Personal Goodwill – A Neglected Business Asset with Tax Savings

Personal Goodwill – A Neglected Business Asset with Tax Savings

By Douglas C. Alexander

Useful clauses After years of growing a successful business, the culmination of those efforts is often a sale of the company to a new owner. For mature businesses which have been operated as taxable “C” corporations, this may present some serious challenges. Most buyers will push for a purchase of the assets owned and used by the company rather than a purchase of its stock, because of the ability to create tax basis in the assets which can then be deducted over varying lengths of time. Alternatively, the seller would prefer to sell his or her stock to trigger only one level of tax at lower capital gain rates. However, purchasers typically refuse to purchase stock because of the inability to deduct any of the purchase price paid, thus making the purchase far more expensive. If the seller agrees to sell the company assets, the sale results in taxes payable both at the corporate and individual levels, and the net proceeds to the seller suffer a serious bite.

Is there a solution to the differing desires of buyers and sellers? Is it possible to achieve a “win-win” result? If the business being sold owes its success largely to the efforts of the owner and his or her relationship with customers, as is often the case in professional practices and other personal service businesses, the answer is “Yes.” In any sale of assets, an evaluation of the assets being sold must be undertaken, and then the total purchase price must be allocated among those different asset classes. One asset that may be overlooked is the personal goodwill of the owner.

In William Norwalk et al. v. Commissioner, TC Memo 1998-279, the IRS argued that the value of an accounting practice included “customer based intangibles,” i.e., the clients. The accountants involved argued that because they were not restricted from leaving the corporation and serving the same clients elsewhere, the clients had “no meaningful value.” The court ultimately agreed with the taxpayers, stating that the “personal ability, personality, and reputation of the individual accountants is what the clients sought. These characteristics did not belong to the corporation as intangible assets, since the accountants had no contractual obligation to continue their connection with it.” The seller allocated a significant portion of the purchase price being paid for his business to his personal and professional goodwill. By doing so, he reported it as the sale of a personal asset, thus avoiding corporate tax on the proceeds and characterizing it as the sale of a capital asset that qualified to be taxed at lower capital gain rates. The IRS argued that the goodwill belonged to the corporation and should be treated as the sale of a corporate asset. The court disagreed. Because the owner had a close relationship with the customers and was not restricted from leaving the company and competing directly, the court concluded that the goodwill really belonged to the owner and not the company.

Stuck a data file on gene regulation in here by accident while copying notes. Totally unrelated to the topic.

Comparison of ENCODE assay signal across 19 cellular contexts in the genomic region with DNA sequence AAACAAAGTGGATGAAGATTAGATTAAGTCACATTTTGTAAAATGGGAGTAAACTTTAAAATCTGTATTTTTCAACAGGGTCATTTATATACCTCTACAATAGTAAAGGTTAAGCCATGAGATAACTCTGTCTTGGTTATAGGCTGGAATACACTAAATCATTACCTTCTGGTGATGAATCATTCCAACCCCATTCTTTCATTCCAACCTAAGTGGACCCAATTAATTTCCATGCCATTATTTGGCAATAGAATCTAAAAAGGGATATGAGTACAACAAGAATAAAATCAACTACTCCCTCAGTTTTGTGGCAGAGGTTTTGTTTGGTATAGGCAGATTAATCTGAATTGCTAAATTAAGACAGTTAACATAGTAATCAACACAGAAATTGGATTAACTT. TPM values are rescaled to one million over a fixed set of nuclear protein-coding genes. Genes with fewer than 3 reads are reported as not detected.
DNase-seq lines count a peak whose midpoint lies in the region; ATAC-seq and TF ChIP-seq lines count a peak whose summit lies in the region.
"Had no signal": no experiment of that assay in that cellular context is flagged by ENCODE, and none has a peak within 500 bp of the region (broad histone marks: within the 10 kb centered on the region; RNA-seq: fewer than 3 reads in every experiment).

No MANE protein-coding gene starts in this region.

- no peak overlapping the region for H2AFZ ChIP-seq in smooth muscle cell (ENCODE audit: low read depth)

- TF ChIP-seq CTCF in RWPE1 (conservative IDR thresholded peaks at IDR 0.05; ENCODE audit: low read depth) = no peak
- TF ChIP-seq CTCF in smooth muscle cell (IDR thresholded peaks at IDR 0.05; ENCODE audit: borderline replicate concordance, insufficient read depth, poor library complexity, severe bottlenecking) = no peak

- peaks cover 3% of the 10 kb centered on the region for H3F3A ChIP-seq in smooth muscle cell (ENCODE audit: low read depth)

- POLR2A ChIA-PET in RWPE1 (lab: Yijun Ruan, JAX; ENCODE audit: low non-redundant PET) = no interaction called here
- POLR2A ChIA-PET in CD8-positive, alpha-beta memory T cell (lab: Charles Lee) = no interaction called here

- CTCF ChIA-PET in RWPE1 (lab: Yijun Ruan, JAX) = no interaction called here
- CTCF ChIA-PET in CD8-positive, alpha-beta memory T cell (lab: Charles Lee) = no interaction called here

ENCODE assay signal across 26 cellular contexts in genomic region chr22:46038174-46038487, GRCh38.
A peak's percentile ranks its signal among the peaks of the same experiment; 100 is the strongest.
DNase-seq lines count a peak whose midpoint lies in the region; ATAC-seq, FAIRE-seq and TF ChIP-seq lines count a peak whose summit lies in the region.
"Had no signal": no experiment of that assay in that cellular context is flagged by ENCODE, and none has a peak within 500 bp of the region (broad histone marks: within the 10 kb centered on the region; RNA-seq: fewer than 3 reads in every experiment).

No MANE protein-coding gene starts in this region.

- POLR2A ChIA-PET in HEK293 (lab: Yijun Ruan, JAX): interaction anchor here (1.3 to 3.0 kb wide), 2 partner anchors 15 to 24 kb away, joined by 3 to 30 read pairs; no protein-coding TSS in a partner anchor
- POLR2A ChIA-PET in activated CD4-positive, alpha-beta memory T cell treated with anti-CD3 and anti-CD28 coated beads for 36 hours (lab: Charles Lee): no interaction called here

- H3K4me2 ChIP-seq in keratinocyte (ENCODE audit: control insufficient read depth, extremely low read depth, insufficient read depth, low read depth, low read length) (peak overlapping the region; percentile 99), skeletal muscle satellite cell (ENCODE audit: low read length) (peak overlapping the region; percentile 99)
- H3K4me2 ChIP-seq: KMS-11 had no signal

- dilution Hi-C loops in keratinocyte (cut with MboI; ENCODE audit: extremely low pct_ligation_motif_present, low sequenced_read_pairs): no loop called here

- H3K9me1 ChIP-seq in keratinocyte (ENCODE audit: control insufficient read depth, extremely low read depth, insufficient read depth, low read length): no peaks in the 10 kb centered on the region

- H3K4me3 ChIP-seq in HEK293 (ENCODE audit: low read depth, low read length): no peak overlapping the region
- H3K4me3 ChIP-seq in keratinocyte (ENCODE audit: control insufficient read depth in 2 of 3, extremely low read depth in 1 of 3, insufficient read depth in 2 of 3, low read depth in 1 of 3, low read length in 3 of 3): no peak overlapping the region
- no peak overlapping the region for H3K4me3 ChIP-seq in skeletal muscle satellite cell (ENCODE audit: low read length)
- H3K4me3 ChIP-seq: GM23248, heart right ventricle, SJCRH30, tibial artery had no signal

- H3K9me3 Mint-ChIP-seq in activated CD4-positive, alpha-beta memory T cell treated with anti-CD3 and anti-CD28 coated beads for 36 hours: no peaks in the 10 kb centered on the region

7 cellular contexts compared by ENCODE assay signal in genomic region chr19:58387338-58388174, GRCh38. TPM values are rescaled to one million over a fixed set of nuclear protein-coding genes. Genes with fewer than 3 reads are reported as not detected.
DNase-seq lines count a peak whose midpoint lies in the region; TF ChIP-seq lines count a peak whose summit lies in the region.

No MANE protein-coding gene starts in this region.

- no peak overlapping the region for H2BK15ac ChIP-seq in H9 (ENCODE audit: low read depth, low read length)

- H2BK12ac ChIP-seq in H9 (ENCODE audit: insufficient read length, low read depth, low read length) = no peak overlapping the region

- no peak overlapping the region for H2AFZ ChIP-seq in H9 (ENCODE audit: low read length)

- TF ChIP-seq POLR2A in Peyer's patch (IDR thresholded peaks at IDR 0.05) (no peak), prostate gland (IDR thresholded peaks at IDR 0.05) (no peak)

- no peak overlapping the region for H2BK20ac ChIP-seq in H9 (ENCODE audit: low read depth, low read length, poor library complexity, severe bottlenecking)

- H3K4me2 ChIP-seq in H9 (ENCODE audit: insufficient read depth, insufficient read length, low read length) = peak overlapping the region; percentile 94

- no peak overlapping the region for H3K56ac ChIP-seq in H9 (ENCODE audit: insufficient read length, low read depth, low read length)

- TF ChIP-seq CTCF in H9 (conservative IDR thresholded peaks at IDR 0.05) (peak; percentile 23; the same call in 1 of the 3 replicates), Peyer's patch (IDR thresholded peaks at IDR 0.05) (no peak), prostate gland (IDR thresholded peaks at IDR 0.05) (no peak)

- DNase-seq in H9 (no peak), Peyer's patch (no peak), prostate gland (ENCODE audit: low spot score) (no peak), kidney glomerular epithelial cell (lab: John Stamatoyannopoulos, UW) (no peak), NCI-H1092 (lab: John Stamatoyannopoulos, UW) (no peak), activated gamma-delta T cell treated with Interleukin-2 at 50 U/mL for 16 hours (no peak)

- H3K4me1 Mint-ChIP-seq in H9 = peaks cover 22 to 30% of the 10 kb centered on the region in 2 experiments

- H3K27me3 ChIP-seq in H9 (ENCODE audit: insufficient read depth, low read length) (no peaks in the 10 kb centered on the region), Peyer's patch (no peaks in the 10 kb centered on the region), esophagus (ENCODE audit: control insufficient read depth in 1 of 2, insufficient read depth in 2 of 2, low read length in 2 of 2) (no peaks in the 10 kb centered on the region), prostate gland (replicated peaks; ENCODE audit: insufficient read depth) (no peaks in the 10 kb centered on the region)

This strategy provides sellers of certain types of businesses with a new approach. Here is an actual example of a recent transaction we worked on. Our client, the seller, owned a medical practice operated through her corporation. No employment contract was in place and no restriction impeded the doctor from leaving the corporation and competing. The practice had a total appraised value of approximately $600,000, but the hard assets had a value of only $165,000. The appraiser agreed that $165,000 should be allocated to equipment and supplies, $35,000 to corporate goodwill, and the remaining $400,000 to the personal goodwill of the doctor. Of course the purchaser wanted a non-compete with the doctor; typically a portion of the purchase price is treated as consideration paid for the non-compete, but doing so produces ordinary income rather than capital gain income. Instead of following the historical pattern, we allocated the $400,000 to an assignment of personal goodwill and the doctor entered into the non-compete merely to protect the value of that goodwill asset sold. The result was a savings of over $80,000 in federal income tax alone, without even considering the elimination of the corporate level tax by making the allocation to the doctor personally.

The Norwalk case gives sellers a new option to use in structuring asset sales of “C” corporations. Buyers are usually agreeable because it does not produce an adverse tax consequence to them. Careful advance planning is required, and this approach is not appropriate in all cases. However, in the right situation, significant savings can be realized by applying the principles outlined by the court in this case. When you begin thinking about a sale of your business, give us a call to discuss the issues and alternatives.